Those who insist on a “free” totally unregulated and unsubsidized market in energy believe, but have never demonstrated, that energy would be less expensive without government intervention or aid. Of course, some government subsidies go directly to a private company’s bottom line but a) our economy is based largely on the profit motive so this would apply as well to the oil industry and b) the services or funds that government provides would cost these private firms a lot more on the private market and therefore would lead to still higher oil prices. The low price of fossil energy subsidizes our most important commodities including food; the recent hike in food prices is partly attributable to rises in energy costs. Presidents Bush and Reagan never seem to have allowed their championing of unregulated markets to interfere with oil subsidies.

Energy and Human Use

Fundamentally, for human beings, there are two types of energy: energy that people can eat and energy that people don’t or can’t eat. Analysts of the social aspects of energy distinguish between exosomatic and endosomatic energy: endosomatic energy is what people can eat while exosomatic energy is the energy that is used outside the human body, either by work animals or machines to achieve some desired end. (“Somatic” = relating to the human body; “endo”= inside; “exo”=outside).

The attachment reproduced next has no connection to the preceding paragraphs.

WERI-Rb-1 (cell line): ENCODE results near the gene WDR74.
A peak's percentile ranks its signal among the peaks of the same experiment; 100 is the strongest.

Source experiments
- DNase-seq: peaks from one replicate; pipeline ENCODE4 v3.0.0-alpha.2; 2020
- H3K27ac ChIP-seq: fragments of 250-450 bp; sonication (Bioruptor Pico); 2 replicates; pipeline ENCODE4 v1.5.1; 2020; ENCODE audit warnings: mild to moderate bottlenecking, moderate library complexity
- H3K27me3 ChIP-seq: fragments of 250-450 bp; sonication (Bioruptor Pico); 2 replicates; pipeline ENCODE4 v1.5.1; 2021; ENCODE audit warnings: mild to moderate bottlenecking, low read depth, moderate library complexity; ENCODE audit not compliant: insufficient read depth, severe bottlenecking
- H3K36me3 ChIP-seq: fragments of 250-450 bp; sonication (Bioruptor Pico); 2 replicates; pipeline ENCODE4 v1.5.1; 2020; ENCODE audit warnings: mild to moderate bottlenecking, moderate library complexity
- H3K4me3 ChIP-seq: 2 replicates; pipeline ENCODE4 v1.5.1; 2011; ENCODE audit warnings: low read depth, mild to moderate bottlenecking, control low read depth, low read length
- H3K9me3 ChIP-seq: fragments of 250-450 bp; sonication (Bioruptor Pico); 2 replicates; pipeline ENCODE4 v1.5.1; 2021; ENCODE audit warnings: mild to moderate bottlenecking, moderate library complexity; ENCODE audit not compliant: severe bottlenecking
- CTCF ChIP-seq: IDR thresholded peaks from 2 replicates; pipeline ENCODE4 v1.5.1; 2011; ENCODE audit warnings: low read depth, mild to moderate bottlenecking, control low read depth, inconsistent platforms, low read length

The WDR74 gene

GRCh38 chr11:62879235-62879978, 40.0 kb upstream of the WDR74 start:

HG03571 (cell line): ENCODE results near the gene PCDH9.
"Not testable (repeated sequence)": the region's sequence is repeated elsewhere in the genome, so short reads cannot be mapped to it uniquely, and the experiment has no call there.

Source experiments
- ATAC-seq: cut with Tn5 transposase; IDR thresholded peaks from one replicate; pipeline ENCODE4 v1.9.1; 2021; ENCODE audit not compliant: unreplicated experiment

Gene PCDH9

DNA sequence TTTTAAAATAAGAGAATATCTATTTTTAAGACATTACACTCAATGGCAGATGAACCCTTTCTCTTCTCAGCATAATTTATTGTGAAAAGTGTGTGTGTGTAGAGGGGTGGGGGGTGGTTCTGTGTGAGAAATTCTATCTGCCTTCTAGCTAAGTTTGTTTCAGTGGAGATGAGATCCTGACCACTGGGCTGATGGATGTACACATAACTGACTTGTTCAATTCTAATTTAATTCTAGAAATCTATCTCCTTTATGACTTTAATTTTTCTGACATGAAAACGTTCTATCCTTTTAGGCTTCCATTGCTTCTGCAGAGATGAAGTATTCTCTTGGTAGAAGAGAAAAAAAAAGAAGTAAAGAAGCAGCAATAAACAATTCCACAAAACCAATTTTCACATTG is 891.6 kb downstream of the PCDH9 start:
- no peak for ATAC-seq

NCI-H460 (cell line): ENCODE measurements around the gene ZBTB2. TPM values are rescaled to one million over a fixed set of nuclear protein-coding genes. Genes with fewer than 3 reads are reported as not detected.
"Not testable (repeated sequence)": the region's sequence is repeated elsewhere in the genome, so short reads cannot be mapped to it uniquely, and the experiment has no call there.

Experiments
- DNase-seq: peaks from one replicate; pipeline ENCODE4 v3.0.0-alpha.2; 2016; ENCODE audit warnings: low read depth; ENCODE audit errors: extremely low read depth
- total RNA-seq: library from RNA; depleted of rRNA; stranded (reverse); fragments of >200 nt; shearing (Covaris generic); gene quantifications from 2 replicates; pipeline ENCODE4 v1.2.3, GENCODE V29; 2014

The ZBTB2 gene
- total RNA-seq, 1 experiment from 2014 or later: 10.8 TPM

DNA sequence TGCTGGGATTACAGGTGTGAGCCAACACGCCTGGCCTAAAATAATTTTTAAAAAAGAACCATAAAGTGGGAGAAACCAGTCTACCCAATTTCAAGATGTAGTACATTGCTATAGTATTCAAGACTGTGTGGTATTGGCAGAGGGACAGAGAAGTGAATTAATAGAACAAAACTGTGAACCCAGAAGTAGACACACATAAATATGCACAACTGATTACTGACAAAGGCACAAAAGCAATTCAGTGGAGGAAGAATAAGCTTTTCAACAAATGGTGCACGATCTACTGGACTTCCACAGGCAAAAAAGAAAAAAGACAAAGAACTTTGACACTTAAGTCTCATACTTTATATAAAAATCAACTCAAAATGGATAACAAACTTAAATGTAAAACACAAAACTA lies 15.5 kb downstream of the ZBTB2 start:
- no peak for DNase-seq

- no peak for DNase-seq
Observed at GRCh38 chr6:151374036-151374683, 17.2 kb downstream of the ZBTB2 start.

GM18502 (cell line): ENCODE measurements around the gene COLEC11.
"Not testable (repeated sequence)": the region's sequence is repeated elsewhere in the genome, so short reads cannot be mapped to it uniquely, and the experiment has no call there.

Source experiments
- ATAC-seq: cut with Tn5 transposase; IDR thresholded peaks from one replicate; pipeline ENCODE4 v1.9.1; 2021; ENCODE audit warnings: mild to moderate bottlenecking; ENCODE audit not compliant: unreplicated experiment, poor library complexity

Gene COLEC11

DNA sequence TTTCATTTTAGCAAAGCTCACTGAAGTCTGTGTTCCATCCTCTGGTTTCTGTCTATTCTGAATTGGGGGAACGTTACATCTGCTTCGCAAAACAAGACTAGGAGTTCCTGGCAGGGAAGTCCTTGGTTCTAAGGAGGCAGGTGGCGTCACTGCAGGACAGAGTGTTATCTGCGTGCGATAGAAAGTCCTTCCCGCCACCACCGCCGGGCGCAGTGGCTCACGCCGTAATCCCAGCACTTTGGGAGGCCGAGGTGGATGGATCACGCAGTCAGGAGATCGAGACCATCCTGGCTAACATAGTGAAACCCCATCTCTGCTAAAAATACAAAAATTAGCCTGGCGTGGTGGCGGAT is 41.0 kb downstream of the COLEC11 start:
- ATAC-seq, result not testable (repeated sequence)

We use the word “energy use” in modern societies to refer to exosomatic energy use. There is a pretty tight correlation between the level of economic development and the amount of exosomatic energy used: for instance, the richest country in the Western Hemisphere, the U.S., uses about 30 times more energy per capita than Haiti, the poorest country. While there are satiation mechanisms for endosomatic energy which most of us have from birth (we stop eating when we are full), we have no internal limit with regard to the use of exosomatic energy. This lack of an internal limit on the use of exosomatic energy has not become a major issue for us until we came to recognize in the last couple decades the relationship of fossil energy use with climate change.

As mentioned in the post in this series on the electric farm, exosomatic energy use enables a geometric increase in the power to do work that individuals can exert. In agriculture, the use of fossil-fueled tractors and harvesters, enables a single farm worker to support 40-50 people in the US with food when at most a single worker in agriculture might be able to feed just a few people on his or her muscle power alone. A driver of a massive off-road diesel dump truck like those used in mining can carry more ore in a day than perhaps a few thousand people could. The electronic tools of the Internet, fueled by numerous power plants, allow an individual to communicate simultaneously with thousands or even millions of others within a few minutes. As Tad Patzek has observed, excess exosomatic energy can turn any of us into an everyday superhero, which is for many of us, an attractive prospect.